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Swap starches for lentils

Replacing carbohydrates such as potatoes and rice in your diet with lentils can lower your blood glucose levels by more than 20 percent.

Researchers at the University of Guelph in Canada found that swapping starchy side dishes with lentils significantly improved the body’s response to carbohydrates.

“Lentils are extremely nutrient-dense food that have the potential to reduce chronic diseases associated with mismanaged glucose levels,” said researcher Alison Duncan who worked on the study. Replacing half a serving of rice with lentils caused blood glucose to drop by up to 20 percent. Replacing potatoes with lentils led to a 35 percent decline.

The study involved 24 healthy adults fed four dishes — white rice only, half white rice and half large green lentils, half white rice and half small green lentils, and half white rice and half split red lentils. Duncan and her team measured glucose levels in the participants’ blood before they ate and during two hours afterward. The process was repeated for white potatoes alone and the same combinations of potatoes and lentils. “We mixed the lentils in with the potatoes and rice because people don’t typically eat pulses on their own, but rather consume them in combination with other starches as part of a larger meal, so we wanted the results to reflect that,” said Duncan.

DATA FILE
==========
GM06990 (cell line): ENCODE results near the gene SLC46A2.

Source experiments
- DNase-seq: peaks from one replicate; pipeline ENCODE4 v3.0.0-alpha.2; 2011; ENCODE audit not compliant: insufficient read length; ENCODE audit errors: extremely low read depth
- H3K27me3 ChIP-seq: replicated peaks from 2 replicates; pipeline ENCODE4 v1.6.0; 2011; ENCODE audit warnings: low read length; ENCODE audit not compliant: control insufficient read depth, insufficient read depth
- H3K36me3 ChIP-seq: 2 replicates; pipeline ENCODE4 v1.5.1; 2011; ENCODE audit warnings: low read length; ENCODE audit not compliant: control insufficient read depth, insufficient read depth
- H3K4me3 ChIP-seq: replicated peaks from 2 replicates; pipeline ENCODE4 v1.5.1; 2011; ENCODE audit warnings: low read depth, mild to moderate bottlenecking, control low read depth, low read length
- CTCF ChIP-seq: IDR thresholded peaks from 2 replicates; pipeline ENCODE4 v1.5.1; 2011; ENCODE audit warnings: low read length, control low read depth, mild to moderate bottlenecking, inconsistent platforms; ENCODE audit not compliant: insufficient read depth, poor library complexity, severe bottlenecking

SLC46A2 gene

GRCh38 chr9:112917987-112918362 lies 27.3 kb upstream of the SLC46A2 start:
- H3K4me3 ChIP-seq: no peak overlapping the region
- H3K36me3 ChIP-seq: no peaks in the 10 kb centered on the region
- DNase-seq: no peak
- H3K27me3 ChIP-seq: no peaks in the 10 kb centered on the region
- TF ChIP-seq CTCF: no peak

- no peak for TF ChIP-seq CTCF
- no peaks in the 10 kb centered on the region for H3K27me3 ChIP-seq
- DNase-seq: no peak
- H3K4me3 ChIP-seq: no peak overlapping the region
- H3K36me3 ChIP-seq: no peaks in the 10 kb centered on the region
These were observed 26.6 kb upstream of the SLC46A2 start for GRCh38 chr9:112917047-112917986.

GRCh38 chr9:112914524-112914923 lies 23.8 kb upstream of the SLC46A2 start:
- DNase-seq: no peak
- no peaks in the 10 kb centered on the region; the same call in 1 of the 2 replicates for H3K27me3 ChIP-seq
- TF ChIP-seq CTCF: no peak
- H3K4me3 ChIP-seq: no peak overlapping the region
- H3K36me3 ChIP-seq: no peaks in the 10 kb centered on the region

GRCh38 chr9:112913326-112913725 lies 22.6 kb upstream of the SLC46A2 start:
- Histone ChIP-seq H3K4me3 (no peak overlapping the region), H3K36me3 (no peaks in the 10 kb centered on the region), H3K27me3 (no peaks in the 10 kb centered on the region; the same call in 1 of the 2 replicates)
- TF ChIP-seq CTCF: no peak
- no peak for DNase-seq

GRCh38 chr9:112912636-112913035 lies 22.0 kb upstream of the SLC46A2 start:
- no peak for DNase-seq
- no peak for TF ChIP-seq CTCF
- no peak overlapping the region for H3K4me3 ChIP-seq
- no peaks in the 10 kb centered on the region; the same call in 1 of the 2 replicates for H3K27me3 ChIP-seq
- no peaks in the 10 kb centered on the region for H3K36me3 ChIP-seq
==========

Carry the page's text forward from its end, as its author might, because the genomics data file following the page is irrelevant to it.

She further explained that pulses, such as lentils, can slow digestion and the release of sugars found in starch into the bloodstream, ultimately reducing blood glucose levels.

“This slower absorption means you don’t experience a spike in glucose. Having high levels over a period of time can lead to mismanagement of blood glucose, which is the hallmark of Type 2 diabetes. Essentially, eating lentils can lower that risk.”

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